W.W. Hastings Hospital Achieves National Certification, Recognition for Technology Use

 

W.W. Hastings Hospital emergency room physician Thomas Franklin uses a mobile cart while diagnosing a patient.

Published January 28, 2017

TAHLEQUAH — Cherokee Nation W.W. Hastings Hospital is among a select few hospitals in the country nationally recognized for using electronic medical records and other technology to advance health services for patients.

The Cherokee Nation received notification earlier this month that it is now certified as a stage 6 hospital from the Chicago-based Health Information & Management System Society.

The nonprofit reports just 30 percent of the more than 5,400 hospitals in the United States have reached stage 6 qualifications. There are 19 hospitals in Oklahoma certified as stage 6, and the Cherokee Nation and Muscogee (Creek) Nation are the only tribes with the certification in the state.

“Implementing electronic health records was a huge endeavor for the Cherokee Nation and not an easy task, but we are seeing the tremendous benefits, including better quality of patient documentation, which increases the level of care of our Cherokee Nation citizens,” said Donnie Parrish, chief information officer for Cherokee Nation Health Services Health IT division. “As the Cherokee Nation applies for grants and accreditations, the technology component is a key part of obtaining those awards, and so we’re extremely grateful to now be certified by HIMSS for our technology advances.”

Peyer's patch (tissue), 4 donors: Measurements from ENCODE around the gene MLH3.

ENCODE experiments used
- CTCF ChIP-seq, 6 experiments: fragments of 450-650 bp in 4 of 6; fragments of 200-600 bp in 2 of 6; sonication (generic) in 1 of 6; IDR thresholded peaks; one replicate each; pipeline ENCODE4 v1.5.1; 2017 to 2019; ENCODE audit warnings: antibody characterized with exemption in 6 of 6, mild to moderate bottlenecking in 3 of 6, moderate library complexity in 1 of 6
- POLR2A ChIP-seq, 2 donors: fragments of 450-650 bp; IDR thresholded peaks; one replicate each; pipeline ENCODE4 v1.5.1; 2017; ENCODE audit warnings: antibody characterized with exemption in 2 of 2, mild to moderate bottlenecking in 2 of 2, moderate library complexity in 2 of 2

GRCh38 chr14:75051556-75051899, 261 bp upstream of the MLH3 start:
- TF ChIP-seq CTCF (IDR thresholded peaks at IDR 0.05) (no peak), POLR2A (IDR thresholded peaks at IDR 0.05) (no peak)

Cherokee Nation Health Services began working to upgrade its technology a few years ago.

In 2015, the Cherokee Nation implemented electronic health records for patients. Prior, half of Cherokee Nation’s patient health records were paper and half electronic, and many patients had multiple charts at multiple Cherokee Nation health centers. That made it difficult to access all of a patient’s files quickly or even to share information between health professionals.

Hastings’ medical providers recently started using mobile technology carts with laptops to diagnose patients from their rooms, which directly upload to electronic health records. W.W. Hastings Hospital also has an online pharmacy refill and patient portal for patients to access their information.

“HIMSS Analytics congratulates Cherokee Nation W.W. Hastings Hospital for making significant progress towards achieving advanced health IT adoption,” said Global Vice President of HIMSS Analytics John H. Daniels. “Stage 6 represents a level of sophistication that can lead to innovative health care transformation.”

Advantages for being a stage 6 hospital, according to HIMSS, include better recruitment over competitors, documented health improvements and being positioned to give quality data results to stakeholders, grantees or other medical facilities.

“Using this type of technology has a direct impact on improving patient access and quality of care in the Cherokee Nation,” said Connie Davis, executive director of Cherokee Nation Health Services.

The Cherokee Nation operates the largest tribal health system in the country. It oversees W.W. Hastings Hospital and nine other health centers in northeastern Oklahoma. In fiscal year 2016, the tribe had more than 1.1 million patient visits.

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